Simple Sentences for Preschooler Learning: Let’s Get Ready to Read

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Many preschoolers are right on the cusp of learning to read fluently. The experiences and activities preschoolers participate in now will build a foundation for their reading and writing comprehension and abilities. Because of their limited fluency, it can be a challenge to find books with appropriate text.

To begin the process of teaching preschoolers to be independent readers, it may be necessary for you to create some simple sentences for them to practice with. Preschoolers enjoy manipulating words, creating rhymes and playing with language. Encouraging these activities will also encourage a lifelong love of reading and words.

Academically, teaching children to read and comprehend the written word is one of the most important jobs a preschool teacher has.

Dolch Sight Words

The Dolch high frequency word list was created by Edward Dolch in 1948. The list is comprised of 220 words that occur most frequently in children’s literature and cannot be “read”, rather just recognized by sight. The Dolch list is often separated into several sections, categorized by the age or grade the child should be able to master the words. The very first list is called the pre-primer list. The pre-primer list consists of words such as I, as, and, is, said, come and for as well as several number and color words. The complete list of pre-primer words can be found with an online search engine.

When preschoolers are learning to read, try introducing a few of the Dolch pre-primer words. Create word cards with these words written on them and allow children to explore them at their own pace. As a small group activity, manipulate some of the word cards into very simple sentences. Some examples of simple sentences for preschooler learning are “It is red” or “I can go”. Allow the children to create sentences of their own by manipulating the word cards for you to read.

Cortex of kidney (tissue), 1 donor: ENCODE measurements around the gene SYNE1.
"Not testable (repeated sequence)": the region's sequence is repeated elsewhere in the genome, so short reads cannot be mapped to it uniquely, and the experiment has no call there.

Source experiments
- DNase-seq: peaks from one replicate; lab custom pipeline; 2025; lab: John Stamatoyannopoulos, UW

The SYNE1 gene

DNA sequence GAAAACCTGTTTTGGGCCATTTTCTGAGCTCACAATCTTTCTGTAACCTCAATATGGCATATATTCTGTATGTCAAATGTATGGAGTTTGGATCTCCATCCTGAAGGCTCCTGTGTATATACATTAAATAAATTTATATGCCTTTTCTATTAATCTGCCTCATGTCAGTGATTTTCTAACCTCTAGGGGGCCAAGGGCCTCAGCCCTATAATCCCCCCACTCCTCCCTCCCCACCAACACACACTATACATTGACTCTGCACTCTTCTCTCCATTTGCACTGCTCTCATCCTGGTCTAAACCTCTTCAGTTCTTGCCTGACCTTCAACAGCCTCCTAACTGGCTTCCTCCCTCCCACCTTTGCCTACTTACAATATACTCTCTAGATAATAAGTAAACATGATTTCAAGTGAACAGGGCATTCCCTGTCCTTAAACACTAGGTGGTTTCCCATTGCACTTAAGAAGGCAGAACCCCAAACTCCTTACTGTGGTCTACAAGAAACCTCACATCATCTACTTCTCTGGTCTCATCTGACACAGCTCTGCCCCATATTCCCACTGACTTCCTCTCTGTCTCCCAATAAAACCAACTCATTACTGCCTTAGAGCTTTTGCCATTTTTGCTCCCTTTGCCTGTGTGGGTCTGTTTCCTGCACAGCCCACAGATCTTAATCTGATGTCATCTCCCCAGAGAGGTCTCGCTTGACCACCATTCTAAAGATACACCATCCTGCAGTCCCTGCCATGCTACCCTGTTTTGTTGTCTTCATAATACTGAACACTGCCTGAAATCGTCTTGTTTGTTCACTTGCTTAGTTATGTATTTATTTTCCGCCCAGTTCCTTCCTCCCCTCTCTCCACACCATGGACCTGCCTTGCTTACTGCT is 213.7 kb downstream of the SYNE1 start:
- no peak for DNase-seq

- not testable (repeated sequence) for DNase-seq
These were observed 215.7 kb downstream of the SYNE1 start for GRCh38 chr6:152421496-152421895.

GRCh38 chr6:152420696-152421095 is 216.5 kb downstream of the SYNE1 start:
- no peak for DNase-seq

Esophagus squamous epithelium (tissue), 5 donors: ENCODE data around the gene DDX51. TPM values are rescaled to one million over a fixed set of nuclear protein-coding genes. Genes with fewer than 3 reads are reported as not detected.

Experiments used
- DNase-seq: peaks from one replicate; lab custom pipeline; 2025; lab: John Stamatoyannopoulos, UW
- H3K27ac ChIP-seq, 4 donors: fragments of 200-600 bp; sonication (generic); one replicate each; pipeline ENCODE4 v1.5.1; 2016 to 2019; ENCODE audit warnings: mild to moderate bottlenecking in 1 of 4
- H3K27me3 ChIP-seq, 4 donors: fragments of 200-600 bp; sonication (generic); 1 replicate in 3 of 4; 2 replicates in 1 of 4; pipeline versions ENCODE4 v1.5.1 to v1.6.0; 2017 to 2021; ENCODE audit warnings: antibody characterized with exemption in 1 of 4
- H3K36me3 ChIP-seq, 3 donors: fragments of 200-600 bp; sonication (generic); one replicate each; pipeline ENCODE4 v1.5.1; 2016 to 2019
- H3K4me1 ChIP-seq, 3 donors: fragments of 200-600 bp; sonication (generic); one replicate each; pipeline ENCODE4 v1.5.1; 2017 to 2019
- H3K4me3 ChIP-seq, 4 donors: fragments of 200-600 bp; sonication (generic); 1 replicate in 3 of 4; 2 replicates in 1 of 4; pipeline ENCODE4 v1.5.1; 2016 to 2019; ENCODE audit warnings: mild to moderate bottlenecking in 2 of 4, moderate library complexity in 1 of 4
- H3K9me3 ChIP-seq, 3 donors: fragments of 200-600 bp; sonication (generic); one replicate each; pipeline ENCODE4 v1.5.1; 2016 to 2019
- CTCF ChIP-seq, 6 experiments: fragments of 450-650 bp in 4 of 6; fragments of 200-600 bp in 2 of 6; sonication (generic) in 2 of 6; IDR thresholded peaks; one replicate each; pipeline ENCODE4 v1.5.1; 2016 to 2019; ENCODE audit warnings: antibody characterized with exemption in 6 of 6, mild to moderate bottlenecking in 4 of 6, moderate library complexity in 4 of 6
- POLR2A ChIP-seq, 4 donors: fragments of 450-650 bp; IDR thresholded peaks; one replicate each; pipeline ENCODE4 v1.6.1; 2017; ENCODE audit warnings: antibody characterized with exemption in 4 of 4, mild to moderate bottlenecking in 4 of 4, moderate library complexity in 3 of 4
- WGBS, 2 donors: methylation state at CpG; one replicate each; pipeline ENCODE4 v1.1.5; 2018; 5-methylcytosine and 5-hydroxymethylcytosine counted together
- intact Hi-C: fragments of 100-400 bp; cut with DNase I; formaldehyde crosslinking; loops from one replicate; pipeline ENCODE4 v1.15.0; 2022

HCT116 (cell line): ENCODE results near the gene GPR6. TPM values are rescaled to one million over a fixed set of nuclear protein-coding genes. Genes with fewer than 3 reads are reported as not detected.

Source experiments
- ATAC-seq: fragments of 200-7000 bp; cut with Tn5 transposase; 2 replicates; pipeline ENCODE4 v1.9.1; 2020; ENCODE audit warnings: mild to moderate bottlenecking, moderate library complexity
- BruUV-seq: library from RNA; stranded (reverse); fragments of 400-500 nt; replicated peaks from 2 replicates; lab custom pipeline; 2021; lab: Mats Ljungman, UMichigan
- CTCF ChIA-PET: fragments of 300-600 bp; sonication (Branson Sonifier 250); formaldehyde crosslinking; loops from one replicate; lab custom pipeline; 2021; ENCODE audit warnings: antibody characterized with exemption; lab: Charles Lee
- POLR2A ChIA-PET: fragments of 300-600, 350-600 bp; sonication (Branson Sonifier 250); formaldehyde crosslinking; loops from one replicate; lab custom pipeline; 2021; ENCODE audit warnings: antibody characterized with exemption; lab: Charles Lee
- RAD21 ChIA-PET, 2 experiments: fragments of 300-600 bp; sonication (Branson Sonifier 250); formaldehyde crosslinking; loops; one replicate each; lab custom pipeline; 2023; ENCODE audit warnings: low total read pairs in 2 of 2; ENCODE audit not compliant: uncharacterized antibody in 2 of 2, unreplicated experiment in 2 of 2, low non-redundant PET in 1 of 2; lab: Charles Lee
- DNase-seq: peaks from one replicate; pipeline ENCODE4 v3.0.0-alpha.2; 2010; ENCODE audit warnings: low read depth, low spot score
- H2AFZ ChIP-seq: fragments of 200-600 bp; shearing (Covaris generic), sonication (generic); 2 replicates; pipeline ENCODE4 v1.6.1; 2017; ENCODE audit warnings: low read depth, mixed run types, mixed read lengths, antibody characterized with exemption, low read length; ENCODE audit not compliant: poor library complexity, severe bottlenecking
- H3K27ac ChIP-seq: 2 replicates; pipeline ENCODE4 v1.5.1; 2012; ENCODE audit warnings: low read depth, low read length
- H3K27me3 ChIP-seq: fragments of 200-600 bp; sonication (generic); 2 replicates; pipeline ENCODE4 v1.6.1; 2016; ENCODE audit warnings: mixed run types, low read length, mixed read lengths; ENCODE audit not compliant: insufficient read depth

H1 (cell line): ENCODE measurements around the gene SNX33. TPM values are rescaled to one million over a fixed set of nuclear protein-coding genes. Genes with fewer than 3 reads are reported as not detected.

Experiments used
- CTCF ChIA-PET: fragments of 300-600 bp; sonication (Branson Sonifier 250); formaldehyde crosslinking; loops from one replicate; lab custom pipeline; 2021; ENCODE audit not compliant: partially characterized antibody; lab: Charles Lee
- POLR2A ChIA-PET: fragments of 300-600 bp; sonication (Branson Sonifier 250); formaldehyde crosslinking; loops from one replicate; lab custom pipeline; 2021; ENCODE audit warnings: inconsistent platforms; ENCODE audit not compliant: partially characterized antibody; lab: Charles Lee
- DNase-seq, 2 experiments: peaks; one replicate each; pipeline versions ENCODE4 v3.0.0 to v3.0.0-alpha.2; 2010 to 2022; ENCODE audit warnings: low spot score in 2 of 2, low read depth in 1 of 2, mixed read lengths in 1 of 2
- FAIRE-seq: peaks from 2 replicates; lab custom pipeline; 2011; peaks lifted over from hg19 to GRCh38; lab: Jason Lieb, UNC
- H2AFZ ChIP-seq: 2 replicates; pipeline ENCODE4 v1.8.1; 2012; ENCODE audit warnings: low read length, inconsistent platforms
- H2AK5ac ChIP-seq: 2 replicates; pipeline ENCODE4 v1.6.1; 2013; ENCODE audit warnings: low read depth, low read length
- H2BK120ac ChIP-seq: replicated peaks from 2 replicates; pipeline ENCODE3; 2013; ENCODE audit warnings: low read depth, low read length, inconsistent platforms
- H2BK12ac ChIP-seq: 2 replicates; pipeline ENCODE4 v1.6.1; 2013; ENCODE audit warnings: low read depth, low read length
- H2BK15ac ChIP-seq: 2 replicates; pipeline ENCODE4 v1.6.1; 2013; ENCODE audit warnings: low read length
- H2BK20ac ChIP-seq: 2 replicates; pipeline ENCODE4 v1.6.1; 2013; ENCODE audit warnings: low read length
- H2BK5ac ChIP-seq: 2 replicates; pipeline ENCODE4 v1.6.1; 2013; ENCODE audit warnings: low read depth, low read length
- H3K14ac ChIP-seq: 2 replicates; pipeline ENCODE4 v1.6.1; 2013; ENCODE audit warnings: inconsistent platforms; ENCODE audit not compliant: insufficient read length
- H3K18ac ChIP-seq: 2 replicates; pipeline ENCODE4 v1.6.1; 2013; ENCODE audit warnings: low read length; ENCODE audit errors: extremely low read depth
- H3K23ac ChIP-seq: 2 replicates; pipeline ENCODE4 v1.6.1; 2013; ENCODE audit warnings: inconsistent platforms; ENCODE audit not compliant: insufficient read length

Several publishing companies have their own line of easy reader books that are comprised of nothing but Dolch sight words. The easiest levels of these books often contain only pre-primer words. Consider purchasing a few of these paperback books or borrowing several from the library and displaying them around your preschool classroom or reading center. They may quickly become class favorites as children learn to read independently.

Other Simple Ideas

Picture Word Cards: Take pictures of several familiar things around your classroom, including individual shots of the students in your class. Print and glue these pictures onto large index cards with the word written underneath the picture. Consider using colored index cards for different parts of speech, such as red for verbs and yellow for nouns. Allow children to play with the cards on their own. Combine the cards with the Dolch pre-primer words and show your class how to use the cards to form simple sentences such as “Lauren is reading” or “I can jump”. As a one-on-one activity, give a child a sentence and ask him to form the sentence using the cards.

Add A Word Game: Once children understand basic sentence structure, play this large group game. Let the teacher begin by telling a short story, such as “I went to the pool on a hot day. I put down my towel and…” The teacher will then point to a child to provide the next word in the story. Each child will have a turn to add to the story, one word at a time. Ask another teacher to write down the story on a large piece of chart or butcher paper, so the children can see their words and the sentences they formed in print.

Give children a strong foundation to foster a love of reading and language for years to come.


  • Dolch Sight Words:
  • Photo Credit: phaewilk –
  • “More Than the ABCs: The Early Stages of Reading and Writing”; Judith A. Schickedanz; 1994